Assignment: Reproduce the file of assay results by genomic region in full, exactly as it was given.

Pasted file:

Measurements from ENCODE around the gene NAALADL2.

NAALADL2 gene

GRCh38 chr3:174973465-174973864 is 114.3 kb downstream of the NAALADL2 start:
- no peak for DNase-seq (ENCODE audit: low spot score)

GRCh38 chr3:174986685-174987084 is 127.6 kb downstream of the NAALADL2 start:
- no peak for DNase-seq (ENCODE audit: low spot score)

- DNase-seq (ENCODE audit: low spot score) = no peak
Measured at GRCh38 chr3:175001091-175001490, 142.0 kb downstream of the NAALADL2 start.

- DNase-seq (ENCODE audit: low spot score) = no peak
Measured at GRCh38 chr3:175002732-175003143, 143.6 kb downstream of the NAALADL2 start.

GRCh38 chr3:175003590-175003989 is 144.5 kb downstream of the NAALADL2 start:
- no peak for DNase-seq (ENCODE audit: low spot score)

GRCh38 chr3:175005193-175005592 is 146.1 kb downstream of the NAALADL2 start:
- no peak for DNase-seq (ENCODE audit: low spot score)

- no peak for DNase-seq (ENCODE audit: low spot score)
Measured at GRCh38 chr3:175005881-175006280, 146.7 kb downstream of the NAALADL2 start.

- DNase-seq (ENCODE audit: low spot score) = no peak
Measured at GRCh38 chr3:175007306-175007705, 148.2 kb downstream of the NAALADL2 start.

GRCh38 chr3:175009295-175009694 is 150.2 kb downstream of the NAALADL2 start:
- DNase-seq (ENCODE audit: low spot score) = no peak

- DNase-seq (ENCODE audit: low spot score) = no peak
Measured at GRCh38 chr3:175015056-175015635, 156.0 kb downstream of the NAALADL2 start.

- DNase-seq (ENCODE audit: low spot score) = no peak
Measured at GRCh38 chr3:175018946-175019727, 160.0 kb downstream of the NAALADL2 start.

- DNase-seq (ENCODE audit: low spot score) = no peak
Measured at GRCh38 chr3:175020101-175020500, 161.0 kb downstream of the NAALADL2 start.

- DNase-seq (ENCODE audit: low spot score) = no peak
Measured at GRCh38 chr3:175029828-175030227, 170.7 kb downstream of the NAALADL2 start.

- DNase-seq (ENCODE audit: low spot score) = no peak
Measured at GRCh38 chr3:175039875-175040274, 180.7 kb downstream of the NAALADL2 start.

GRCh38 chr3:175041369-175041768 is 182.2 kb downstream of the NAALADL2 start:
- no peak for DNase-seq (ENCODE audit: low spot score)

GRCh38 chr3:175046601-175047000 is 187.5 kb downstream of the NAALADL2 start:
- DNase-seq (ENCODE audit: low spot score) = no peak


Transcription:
Measurements from ENCODE around the gene NAALADL2.

NAALADL2 gene

GRCh38 chr3:174973465-174973864 is 114.3 kb downstream of the NAALADL2 start:
- no peak for DNase-seq (ENCODE audit: low spot score)

GRCh38 chr3:174986685-174987084 is 127.6 kb downstream of the NAALADL2 start:
- no peak for DNase-seq (ENCODE audit: low spot score)

- DNase-seq (ENCODE audit: low spot score) = no peak
Measured at GRCh38 chr3:175001091-175001490, 142.0 kb downstream of the NAALADL2 start.

- DNase-seq (ENCODE audit: low spot score) = no peak
Measured at GRCh38 chr3:175002732-175003143, 143.6 kb downstream of the NAALADL2 start.

GRCh38 chr3:175003590-175003989 is 144.5 kb downstream of the NAALADL2 start:
- no peak for DNase-seq (ENCODE audit: low spot score)

GRCh38 chr3:175005193-175005592 is 146.1 kb downstream of the NAALADL2 start:
- no peak for DNase-seq (ENCODE audit: low spot score)

- no peak for DNase-seq (ENCODE audit: low spot score)
Measured at GRCh38 chr3:175005881-175006280, 146.7 kb downstream of the NAALADL2 start.

- DNase-seq (ENCODE audit: low spot score) = no peak
Measured at GRCh38 chr3:175007306-175007705, 148.2 kb downstream of the NAALADL2 start.

GRCh38 chr3:175009295-175009694 is 150.2 kb downstream of the NAALADL2 start:
- DNase-seq (ENCODE audit: low spot score) = no peak

- DNase-seq (ENCODE audit: low spot score) = no peak
Measured at GRCh38 chr3:175015056-175015635, 156.0 kb downstream of the NAALADL2 start.

- DNase-seq (ENCODE audit: low spot score) = no peak
Measured at GRCh38 chr3:175018946-175019727, 160.0 kb downstream of the NAALADL2 start.

- DNase-seq (ENCODE audit: low spot score) = no peak
Measured at GRCh38 chr3:175020101-175020500, 161.0 kb downstream of the NAALADL2 start.

- DNase-seq (ENCODE audit: low spot score) = no peak
Measured at GRCh38 chr3:175029828-175030227, 170.7 kb downstream of the NAALADL2 start.

- DNase-seq (ENCODE audit: low spot score) = no peak
Measured at GRCh38 chr3:175039875-175040274, 180.7 kb downstream of the NAALADL2 start.

GRCh38 chr3:175041369-175041768 is 182.2 kb downstream of the NAALADL2 start:
- no peak for DNase-seq (ENCODE audit: low spot score)

GRCh38 chr3:175046601-175047000 is 187.5 kb downstream of the NAALADL2 start:
- DNase-seq (ENCODE audit: low spot score) = no peak